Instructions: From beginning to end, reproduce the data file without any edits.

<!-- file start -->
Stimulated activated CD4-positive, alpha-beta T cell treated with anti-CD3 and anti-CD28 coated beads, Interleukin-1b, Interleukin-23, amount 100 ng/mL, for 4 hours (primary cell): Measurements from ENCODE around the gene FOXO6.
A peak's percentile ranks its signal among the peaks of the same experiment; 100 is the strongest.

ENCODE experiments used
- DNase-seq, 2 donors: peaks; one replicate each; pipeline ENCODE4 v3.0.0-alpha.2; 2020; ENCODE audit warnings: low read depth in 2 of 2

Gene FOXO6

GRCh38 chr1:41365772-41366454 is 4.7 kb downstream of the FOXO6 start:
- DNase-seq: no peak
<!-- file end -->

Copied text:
Stimulated activated CD4-positive, alpha-beta T cell treated with anti-CD3 and anti-CD28 coated beads, Interleukin-1b, Interleukin-23, amount 100 ng/mL, for 4 hours (primary cell): Measurements from ENCODE around the gene FOXO6.
A peak's percentile ranks its signal among the peaks of the same experiment; 100 is the strongest.

ENCODE experiments used
- DNase-seq, 2 donors: peaks; one replicate each; pipeline ENCODE4 v3.0.0-alpha.2; 2020; ENCODE audit warnings: low read depth in 2 of 2

Gene FOXO6

GRCh38 chr1:41365772-41366454 is 4.7 kb downstream of the FOXO6 start:
- DNase-seq: no peak